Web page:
Love Krack, baby! WPA2 Encryption vulnerability

October 16th, 2017

KrackSignificant vulnerability (Krack) discovered in the WAP/WPA2 wifi encryption standard.

If you’re connecting through wireless connectivity, and you think your connection is encrypted, then you’re impacted by this.  ‘Cuz it turns out your traffic isn’t encrypted.  Or at least, not as encrypted as you’d like.  Say hello to Krack.

Krack is short for Key Reinstallation Attack.  If you want to read one of the original papers about it, click here.  For a medium altitude description, click here.  Apparently Krack even has its own logo.  Wow.

The bottom line is this:

When we connect to a wireless network, we’re joining a lot of other devices connecting to the same “network.”  We want to make sure (and yes, you do want to make sure) that our data going back and forth is properly encrypted.  The two most popular encryption types are WPA and WPA2.  A majority of wireless access points using encryption use those protocols.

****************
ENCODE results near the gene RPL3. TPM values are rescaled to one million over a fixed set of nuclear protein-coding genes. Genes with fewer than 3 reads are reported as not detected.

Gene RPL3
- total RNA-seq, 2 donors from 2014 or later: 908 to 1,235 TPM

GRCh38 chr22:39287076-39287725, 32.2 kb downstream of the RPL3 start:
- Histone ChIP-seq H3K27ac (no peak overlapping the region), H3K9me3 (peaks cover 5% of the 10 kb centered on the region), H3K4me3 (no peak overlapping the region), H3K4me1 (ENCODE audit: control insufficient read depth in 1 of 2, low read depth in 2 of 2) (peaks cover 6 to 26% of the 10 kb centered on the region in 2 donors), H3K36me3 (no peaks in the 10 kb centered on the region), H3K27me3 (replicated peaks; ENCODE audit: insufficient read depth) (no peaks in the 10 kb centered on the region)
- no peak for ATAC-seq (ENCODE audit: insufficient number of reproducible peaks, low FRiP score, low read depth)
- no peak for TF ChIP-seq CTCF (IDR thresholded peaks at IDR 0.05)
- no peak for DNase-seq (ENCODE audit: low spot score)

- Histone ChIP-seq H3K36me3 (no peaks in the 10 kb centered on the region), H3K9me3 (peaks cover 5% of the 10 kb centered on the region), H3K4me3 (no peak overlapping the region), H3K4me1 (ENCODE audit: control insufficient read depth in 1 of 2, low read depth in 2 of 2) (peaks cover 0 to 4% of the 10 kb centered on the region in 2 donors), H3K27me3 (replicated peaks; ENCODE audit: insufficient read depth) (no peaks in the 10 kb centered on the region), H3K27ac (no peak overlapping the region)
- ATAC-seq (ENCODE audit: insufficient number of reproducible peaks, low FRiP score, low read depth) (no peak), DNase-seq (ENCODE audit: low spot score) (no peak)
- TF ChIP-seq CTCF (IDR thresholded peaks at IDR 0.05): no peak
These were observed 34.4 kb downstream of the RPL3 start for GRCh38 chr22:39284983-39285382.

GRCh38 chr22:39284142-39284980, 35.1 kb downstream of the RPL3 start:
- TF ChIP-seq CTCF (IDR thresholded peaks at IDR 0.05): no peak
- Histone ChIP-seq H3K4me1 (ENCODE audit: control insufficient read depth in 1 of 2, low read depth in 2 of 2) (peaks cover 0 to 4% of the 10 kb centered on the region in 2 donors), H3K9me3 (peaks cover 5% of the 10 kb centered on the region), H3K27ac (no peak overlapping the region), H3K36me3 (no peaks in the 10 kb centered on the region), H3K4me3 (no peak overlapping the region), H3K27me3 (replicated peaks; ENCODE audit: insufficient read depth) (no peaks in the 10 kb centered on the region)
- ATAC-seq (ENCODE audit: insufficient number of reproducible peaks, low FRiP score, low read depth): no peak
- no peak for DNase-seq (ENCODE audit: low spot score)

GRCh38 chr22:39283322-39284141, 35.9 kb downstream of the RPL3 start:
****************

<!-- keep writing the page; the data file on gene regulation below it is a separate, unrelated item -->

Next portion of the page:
When your mobile device first connects to a wireless access point, there’s a process commonly referred to as a handshake, where both devices share information about each other to create a proper shared one-time key for encryption.

The Krack attack happens during that handshake and essentially temporarily impersonates the access point to your mobile device for that handshake.

Again, go to the links above for more detailed information.  We’ll be pushing out updates once released from our partners such as Sophos and Ubiquity.  What should you do in the meantime?  We’re going to defer to the experts here.  According to Sophos’ Naked Security Blog:

Here’s what you can do:

  • Until further notice, treat all Wi-Fi networks like coffee shops with open, unencrypted, wireless.
  • Stick to HTTPS websites so your web browsing is encrypted even if it travels over an unencrypted connection.
  • Consider using a VPN, which means that all your network traffic (not just your web browsing) is encrypted, from your laptop or mobile device to your home or work network, even if it travels over an unencrypted connection along the way.
  • Apply KRACK patches for your clients (and access points) as soon as they are available.
  • Sophos Customers should read knowledgebase article 127658.

Simply put, if you ever use open Wi-Fi access points (or Wi-Fi access points where the password is widely known, e.g. printed on the menu or handed out by the barista), you are already living in a world where at least some of your network traffic could be sniffed out at will by anyone.

The precautions that you take in those cases – why not take them all the time?